As more and more manufacturing firms have realized the importance of supplier performance in establishing and maintaining their competitive advantage, purchasing research has tended to focus on supplier development programs and explore how these initiatives impact on buyer and supplier performance (Humphreys, 2001) which eventually leads to organization improvement.

Supplier development is the process of working collaboratively with suppliers to improve or expand their capabilities (Charles Dominick, 2006). Supplier development contributes to the companies in terms of “creation and maintenance of appropriate suppliers, quantity, technicality, cost capability and delivery with continuous improvement” (Rajput and Bakar, 2012). It is a bilateral effort by both the buying and supplying organization to jointly improve the supplier’s performance or capability in one or more of the following areas: cost, quality, delivery, Time to market, environmental responsibility and managerial capability and financial viability (Krause & Handfield, 2011).

According to Lascellas and Dale (2008) there are reasons why supplier development has become a key element in maintaining or improving a company’s competitiveness which in turn leads to organizational improvement. Firstly, technological and competitive pressure has resulted in a great trend towards specialization. Secondly, the nature of competition itself has changed. Feigenbaum, among others postulates that effective international competition is a combination of competition in its traditional and visible form (product versus product) and an equally powerful, but less visible, form of competition involving companies skill in implementing and managing a process of total quality management of which suppliers are vital parts.

As an international company EABL recognizes that achieving high standards are aspirations presents unique challenges in different countries. Therefore EABL understands that while there will be varying degrees of performance, they strive for continuous improvement with their suppliers and they consistently drive up standards together to achieve excellence. They also appreciate that the they work will consistently offer support to their suppliers in achieving minimum standards thus the supplier development program (Ireland, 2014).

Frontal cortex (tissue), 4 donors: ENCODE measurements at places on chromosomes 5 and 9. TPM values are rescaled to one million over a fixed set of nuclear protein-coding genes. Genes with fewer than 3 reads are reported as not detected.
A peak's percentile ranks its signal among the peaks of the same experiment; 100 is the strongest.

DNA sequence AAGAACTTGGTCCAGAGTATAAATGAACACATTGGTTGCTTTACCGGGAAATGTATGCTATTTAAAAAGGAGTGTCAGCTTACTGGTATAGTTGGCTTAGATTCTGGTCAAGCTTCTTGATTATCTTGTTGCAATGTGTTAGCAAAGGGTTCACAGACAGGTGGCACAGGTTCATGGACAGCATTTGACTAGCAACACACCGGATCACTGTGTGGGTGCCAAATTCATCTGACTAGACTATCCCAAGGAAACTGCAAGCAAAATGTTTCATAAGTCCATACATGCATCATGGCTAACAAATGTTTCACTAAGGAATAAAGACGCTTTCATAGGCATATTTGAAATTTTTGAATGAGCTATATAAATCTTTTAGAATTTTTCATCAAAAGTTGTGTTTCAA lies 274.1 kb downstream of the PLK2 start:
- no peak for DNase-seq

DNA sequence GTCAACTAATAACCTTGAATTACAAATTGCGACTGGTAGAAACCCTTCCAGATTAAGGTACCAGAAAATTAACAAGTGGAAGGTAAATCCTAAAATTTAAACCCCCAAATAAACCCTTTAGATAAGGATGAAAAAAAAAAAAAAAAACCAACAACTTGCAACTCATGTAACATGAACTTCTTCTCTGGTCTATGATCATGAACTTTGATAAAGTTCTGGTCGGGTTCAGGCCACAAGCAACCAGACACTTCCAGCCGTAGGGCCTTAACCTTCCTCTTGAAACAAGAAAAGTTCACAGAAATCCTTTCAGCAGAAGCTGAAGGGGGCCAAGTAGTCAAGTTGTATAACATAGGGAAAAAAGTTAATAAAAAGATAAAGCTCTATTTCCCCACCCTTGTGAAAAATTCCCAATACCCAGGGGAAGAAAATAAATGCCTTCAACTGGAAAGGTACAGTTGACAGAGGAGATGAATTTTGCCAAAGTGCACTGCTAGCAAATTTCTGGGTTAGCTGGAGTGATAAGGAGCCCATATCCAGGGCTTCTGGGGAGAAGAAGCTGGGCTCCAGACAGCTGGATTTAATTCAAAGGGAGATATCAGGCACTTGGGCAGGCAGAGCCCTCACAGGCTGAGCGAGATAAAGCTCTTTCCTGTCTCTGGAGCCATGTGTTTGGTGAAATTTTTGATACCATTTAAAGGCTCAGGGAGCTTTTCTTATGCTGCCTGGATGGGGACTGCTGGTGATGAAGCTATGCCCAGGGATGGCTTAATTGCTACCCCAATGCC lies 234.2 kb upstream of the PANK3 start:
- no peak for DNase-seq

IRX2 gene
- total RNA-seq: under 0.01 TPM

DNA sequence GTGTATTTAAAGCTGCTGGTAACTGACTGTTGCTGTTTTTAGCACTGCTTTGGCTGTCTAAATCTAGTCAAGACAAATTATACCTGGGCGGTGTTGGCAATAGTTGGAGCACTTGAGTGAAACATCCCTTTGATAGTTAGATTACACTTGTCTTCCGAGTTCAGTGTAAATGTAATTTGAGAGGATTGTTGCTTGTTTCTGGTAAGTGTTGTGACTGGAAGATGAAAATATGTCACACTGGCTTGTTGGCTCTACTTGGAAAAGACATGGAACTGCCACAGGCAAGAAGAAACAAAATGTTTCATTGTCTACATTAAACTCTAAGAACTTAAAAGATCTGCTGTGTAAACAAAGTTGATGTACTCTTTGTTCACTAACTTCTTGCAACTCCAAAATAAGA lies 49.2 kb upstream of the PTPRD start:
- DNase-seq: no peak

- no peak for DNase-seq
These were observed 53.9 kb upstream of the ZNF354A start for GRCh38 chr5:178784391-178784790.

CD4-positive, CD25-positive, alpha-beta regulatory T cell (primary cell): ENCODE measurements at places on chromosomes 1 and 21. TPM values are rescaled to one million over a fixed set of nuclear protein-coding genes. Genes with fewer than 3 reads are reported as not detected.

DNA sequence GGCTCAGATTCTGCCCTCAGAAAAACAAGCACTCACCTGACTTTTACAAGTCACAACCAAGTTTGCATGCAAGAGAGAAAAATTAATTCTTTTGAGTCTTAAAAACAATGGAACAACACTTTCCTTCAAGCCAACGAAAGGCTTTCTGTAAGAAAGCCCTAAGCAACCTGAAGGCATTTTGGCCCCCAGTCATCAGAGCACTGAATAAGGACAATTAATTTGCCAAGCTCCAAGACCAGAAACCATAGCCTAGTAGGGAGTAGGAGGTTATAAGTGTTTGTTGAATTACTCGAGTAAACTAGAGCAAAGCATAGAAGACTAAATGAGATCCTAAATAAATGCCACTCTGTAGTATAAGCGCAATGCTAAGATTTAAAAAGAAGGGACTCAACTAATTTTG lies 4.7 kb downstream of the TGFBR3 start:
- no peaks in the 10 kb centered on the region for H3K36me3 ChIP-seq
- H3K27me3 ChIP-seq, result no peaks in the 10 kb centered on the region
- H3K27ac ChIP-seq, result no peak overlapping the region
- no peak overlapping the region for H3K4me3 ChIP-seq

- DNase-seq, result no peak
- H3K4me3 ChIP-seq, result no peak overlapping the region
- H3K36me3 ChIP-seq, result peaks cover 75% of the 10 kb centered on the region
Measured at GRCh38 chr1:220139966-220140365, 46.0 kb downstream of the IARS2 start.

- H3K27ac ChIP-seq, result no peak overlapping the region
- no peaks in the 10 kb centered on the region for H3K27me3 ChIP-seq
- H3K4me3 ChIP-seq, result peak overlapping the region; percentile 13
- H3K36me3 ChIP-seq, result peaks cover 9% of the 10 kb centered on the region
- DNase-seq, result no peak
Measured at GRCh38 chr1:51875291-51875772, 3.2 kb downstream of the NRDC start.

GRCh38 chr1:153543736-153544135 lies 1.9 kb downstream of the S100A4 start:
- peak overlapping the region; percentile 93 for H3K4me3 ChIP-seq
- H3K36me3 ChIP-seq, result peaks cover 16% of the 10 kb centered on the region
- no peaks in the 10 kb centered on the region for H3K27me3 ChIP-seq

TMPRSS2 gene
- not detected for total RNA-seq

Facing up to the challenge of stiffer competition and having to supply the global markets, manufacturers have quickly learned the importance of improving productivity and quality (Erasmus, 2006) suppliers play a very vital role in the production value chain. They indirectly determine the quality of the final product. There is therefore need for the manufacturing firms to put in place measures to develop and equip suppliers with prerequisite skill in order to ensure quality supplies and this is done through supplier development EABL face a major challenge in its production processes because of the increasing cost of barley and hops.

 There is a constant spike in the commodity price of barley which is sorghum based (Ogunda, 2013). This is reflected in the slow improvement in its profit margins which is seen in the EABL 2013 annual report. Between April and July 2012, the price of barley increased by 26.06%. This exposes EABL to a significant rise in the price of the inputs used in producing beer (Euromonitor, 2012). According to Ireland, (2013) managing Director, East Africa Breweries Limited, on raw materials, EABL has a strategy which is supplier development that maximizes the amount of raw materials, EABL has a strategy which is supplier development that maximizes the amount of raw materials from the beer that is sourced locally and the benefits of this, is reducing the exchange rate risk, reducing the exposure to imports, security of supply, lowering costs thus the success in the supplier development is not a foregone conclusion.

While many researchers in Kenya like Ochieng 2914 and Ritich, Abura & Kihava 2014 have researched on supplier development, there is limited research on the role of supplier development on the organizational performance of manufacturing industry specifically in Kenya a factor that requires extensive research. Again many researchers like (Krause, 2007) and Humphreys 2003 have dealt with supplier development and specifically on how it impacts on the buyer – supplier performance thus little has been researched on its impact to organization performance.

It’s in this reference above that the researcher investigated the role of supplier development on organizational performance in manufacturing industry in Kenya and with specific focus on East African Breweries.